Monday, April 10, 2006

Buying a House Is Pretty Complicated If... link to this post

Just a friendly reminder, you are looking at an article at the OLD financialfreedumb.com. Click here to read this post at the NEW financialfreedumb.com. This may not always work.

...you're not prepared. I just took a class, and thought I'd share some of the things I learned...It was a really intro class, so I apologize if some of what I have to say is a little pre-K-ish. - Find your own class! Especially if you're new to the whole process. My credit union offered free classes. - Did you know FICO stood for Fair Isaac's Co.? The company that created the equation. The breakdown: 35% Payment History 15% Length of Credit History 30% Amounts Owed 10% New Credit 10% Types of Credit Used I wish I knew more about this magical forumla! I later found breakdown information is posted at myfico.com. Although they still don't tell you the magic formula. - Why do they keep the FICO equation secret? Actually, how did they keep it secret for so long. How are people to improve their scores if they really don't know how it's calculated. - The speaker didn't give an indication as to when they would start looking at the new Vantage scores. I've never purchased a house...but the general process doesn't seem all that bad if you're prepared. On the other hand, if you're not prepared, wow. I never knew where to start, but after taking the class, I at least have an idea now...Well, here's the basic process...I'm sure it could be a lot more complicated: 1. Pre-Qualify! 2. Find a Realtor. 3. Think about insurance coverage. 4. Morgage Broker (can shop around for you) 5. Find a house. 5a. Home inspection. 6. Make offer. 7. Counter offer if applicable. 8. Enter "contract period". 9. Contact loan officer to apply and get formal letter with amount of loan. 10. Get "Good Faith" loan. 11. Lock in interest rate. You can actually lock in advance, you just need to know amount of loan. The longer the period you lock a rate, the higher interest you pay...15, 30, 45, and 60 day locks are typical. If rates go down, it is possible to adjust, but it is not very easy. Rates are almost like gambling really. 12. Appraisal is requested to confirm value of house. 13. Escrow established to handle the cash flow between buyer, seller, and various agencies that fees are due. 14. Proof of insurance required. 15. Signing of all paperwork scheduled at escrow. 16. Funding of mortgage happens. 17. Recording of the new mortgage loan, thus you become a homeowner! 18. Maintain. :)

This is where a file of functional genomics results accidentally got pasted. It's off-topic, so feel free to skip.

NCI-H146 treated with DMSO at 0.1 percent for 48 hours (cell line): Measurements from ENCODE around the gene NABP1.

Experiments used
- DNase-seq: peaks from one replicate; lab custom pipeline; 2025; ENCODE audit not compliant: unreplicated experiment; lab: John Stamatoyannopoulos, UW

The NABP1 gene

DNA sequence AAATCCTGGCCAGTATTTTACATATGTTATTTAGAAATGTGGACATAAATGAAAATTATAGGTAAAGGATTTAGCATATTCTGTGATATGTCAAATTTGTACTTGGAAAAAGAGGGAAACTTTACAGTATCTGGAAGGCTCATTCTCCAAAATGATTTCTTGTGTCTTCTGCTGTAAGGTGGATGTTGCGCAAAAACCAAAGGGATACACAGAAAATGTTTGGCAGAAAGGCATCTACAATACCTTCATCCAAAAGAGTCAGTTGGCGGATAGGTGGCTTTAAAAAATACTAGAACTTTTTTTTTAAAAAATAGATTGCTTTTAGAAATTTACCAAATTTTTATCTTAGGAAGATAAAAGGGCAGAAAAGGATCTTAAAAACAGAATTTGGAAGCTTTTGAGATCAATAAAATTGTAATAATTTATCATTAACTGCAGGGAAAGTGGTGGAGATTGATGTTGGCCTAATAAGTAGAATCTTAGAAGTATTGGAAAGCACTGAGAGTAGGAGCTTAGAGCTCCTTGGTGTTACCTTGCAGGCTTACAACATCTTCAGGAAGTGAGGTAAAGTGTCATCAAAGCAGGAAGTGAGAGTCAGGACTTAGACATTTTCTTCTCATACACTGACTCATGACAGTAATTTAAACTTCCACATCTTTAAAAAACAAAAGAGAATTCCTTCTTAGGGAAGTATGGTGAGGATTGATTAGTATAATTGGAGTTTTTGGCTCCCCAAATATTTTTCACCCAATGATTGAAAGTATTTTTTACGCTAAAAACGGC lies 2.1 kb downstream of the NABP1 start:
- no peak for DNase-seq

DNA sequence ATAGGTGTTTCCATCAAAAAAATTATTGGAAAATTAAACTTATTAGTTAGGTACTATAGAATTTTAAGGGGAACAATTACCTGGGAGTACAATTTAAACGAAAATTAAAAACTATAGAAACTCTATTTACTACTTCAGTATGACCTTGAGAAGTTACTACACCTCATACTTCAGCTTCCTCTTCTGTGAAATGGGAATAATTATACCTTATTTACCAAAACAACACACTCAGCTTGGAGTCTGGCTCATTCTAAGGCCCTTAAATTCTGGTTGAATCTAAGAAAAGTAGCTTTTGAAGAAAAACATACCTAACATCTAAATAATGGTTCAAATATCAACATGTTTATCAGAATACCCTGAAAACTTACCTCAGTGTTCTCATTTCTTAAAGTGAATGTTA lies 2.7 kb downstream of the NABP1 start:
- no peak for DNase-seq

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2 Comments:

At 4/11/2006 06:49:00 AM, Blogger kassy said...

Don't forget to get a home inspection before you make your offer, we're thinking of getting one on our rental house to find out for sure what needs fixing.

We took a first-time homebuyers class a few years back just to see what we would be getting into when and if we ever bought our rental house and I really feel that it could have been a 2 day class instead of a 4 hour class. We came home just dazed by all the information that was presented.

 
At 4/11/2006 01:14:00 PM, Blogger freedumb said...

Oh yeah, that's sort of important *sarcasm*...how the heck did I forget that? I have to revise the list...

About the home inspection...I actually found out that you could request that after you make your offer too...It's a good way to have some "outs" just in case...like if they the inspector finds anything wrong, they can all be used as outs. I don't know if that's ethically okay though...I'd probably prefer getting the inspection first, just to lessen the frustration of the whole process anyway...

 

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